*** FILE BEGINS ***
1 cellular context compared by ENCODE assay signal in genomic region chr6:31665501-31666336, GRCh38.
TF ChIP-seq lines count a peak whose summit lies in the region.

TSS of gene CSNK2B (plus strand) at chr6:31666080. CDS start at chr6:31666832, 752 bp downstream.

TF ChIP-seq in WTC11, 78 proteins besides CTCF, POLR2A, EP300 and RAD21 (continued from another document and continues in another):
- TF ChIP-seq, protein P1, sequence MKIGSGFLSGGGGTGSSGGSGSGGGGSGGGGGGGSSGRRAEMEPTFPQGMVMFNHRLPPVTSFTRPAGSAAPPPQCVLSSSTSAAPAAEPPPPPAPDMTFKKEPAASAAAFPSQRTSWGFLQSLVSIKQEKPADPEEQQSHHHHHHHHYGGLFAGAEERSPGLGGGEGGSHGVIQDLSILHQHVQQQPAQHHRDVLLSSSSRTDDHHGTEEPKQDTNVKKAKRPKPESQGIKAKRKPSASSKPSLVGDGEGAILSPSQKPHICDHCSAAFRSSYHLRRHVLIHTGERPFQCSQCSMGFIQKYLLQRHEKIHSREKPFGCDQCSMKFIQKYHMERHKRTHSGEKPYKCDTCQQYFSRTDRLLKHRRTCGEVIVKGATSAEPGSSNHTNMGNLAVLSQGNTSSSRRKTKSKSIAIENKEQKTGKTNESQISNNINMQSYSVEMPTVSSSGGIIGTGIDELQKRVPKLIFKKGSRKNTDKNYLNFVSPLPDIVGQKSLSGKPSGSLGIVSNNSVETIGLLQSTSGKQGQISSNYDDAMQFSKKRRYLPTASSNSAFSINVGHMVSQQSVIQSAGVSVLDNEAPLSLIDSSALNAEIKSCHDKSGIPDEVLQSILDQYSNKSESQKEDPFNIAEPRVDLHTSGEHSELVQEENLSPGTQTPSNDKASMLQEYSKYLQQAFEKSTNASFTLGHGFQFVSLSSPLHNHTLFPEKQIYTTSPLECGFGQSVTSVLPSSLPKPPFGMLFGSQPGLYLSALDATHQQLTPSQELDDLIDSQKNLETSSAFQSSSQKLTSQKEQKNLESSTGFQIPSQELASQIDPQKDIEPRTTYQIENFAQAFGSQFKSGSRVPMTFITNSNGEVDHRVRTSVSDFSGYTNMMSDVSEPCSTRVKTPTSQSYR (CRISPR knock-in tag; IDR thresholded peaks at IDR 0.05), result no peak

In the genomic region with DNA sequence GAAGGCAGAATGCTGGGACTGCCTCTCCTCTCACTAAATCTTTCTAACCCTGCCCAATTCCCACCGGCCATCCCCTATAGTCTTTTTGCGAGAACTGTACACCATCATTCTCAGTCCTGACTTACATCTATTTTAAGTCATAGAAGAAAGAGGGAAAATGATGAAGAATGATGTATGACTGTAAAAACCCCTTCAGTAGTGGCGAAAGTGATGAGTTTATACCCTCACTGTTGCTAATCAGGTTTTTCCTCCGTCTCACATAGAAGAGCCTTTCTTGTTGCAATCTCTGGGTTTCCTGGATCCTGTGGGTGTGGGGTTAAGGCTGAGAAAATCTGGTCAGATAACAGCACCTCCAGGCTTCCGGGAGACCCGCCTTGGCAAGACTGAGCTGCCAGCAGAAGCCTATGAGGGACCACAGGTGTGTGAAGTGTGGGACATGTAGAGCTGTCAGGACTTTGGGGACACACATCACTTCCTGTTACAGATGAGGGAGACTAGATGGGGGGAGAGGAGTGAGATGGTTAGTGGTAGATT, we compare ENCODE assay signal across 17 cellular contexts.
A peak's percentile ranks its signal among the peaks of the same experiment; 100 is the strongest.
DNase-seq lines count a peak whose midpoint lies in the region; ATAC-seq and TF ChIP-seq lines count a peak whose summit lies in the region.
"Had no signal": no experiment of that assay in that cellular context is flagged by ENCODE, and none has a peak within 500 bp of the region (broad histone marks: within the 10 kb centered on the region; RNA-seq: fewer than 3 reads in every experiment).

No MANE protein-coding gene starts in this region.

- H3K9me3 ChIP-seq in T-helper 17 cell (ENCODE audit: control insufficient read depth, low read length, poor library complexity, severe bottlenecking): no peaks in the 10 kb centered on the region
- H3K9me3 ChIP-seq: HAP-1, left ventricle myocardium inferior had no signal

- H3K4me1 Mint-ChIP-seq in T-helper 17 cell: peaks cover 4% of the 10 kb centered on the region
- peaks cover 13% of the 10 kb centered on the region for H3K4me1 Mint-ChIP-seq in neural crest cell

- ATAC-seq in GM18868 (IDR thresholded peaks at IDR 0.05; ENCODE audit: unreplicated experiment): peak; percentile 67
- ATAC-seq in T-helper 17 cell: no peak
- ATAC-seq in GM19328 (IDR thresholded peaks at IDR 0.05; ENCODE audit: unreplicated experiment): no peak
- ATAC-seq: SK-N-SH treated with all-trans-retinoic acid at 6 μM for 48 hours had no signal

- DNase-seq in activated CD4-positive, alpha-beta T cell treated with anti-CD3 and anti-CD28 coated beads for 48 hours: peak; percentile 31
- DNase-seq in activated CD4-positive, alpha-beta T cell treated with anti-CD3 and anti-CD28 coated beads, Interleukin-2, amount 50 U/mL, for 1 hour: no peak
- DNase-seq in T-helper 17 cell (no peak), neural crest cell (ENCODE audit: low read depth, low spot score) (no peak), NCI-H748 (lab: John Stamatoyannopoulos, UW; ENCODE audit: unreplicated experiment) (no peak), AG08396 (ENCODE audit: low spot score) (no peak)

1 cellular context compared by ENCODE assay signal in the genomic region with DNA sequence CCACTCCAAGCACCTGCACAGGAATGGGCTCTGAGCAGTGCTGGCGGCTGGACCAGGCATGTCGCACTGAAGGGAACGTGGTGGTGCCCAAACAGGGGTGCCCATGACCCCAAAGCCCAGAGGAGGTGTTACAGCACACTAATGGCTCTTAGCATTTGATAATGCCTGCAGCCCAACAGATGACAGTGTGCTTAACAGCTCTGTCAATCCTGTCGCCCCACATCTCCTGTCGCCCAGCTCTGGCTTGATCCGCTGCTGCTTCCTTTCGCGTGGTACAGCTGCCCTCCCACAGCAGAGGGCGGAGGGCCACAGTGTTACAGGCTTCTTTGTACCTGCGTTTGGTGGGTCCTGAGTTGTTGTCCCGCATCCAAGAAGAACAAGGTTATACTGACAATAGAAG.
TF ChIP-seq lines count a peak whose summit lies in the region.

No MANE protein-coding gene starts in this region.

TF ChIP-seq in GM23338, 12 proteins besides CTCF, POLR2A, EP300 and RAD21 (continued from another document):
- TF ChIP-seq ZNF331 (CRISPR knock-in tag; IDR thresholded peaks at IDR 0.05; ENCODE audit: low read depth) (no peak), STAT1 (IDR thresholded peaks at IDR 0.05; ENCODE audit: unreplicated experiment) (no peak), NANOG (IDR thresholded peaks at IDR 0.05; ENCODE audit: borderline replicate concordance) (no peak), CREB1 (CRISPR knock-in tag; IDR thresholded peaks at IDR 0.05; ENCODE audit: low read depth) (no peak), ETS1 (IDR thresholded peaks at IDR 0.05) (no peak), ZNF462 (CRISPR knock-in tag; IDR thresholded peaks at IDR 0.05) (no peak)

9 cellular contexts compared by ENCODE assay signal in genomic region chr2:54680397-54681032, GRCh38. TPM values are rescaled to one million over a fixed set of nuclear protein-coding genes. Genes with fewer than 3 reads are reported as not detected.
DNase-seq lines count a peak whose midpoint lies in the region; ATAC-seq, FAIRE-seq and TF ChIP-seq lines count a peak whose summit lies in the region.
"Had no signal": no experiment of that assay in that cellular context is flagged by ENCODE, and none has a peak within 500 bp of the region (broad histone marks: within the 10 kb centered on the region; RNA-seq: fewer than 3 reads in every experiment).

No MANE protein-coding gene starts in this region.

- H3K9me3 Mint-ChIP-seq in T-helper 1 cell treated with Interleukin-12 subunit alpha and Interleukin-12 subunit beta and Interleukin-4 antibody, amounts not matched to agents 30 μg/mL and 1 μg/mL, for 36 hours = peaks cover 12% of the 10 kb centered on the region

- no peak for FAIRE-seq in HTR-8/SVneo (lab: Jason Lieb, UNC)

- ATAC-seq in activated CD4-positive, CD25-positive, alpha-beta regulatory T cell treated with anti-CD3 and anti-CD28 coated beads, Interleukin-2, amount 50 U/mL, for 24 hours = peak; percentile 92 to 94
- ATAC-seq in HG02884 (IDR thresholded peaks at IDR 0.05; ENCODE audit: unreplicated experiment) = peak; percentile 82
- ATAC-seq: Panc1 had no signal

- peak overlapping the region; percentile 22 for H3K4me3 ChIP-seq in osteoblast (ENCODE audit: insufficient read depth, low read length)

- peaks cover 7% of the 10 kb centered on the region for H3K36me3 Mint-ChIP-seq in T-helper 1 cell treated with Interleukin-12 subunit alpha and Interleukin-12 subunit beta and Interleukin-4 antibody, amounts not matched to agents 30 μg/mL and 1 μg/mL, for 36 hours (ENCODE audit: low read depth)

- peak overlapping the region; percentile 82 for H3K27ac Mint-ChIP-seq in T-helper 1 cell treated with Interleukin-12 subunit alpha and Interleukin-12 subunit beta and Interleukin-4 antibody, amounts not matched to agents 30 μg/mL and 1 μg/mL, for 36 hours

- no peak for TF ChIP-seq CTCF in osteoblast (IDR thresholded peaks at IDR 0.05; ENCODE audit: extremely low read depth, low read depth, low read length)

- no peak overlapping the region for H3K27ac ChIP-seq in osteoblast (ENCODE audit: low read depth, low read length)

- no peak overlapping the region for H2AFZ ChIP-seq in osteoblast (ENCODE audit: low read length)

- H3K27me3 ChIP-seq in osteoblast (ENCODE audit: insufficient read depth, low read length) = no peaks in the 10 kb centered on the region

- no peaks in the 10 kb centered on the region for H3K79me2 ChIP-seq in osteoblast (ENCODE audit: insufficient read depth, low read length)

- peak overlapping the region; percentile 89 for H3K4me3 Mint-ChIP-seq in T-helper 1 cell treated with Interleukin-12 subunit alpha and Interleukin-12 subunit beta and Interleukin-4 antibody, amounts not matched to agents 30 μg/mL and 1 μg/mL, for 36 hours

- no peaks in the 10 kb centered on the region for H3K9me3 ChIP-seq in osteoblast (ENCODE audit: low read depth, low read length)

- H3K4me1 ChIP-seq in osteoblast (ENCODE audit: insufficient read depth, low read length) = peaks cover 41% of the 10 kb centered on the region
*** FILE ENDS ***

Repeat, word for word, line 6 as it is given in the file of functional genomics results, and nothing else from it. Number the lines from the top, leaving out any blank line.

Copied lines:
In the genomic region with DNA sequence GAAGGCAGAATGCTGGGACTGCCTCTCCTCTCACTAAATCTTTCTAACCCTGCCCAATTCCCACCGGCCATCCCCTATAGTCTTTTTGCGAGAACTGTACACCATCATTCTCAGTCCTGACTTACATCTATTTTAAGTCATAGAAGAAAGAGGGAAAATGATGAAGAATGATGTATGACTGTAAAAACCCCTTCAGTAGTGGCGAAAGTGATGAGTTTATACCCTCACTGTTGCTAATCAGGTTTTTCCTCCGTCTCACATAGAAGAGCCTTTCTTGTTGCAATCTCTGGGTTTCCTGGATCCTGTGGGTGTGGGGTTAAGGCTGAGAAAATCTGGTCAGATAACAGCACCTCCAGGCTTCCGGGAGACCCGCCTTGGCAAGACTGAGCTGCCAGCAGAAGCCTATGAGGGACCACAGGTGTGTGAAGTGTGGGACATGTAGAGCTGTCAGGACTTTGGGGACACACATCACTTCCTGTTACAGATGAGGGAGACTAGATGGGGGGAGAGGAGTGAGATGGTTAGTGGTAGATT, we compare ENCODE assay signal across 17 cellular contexts.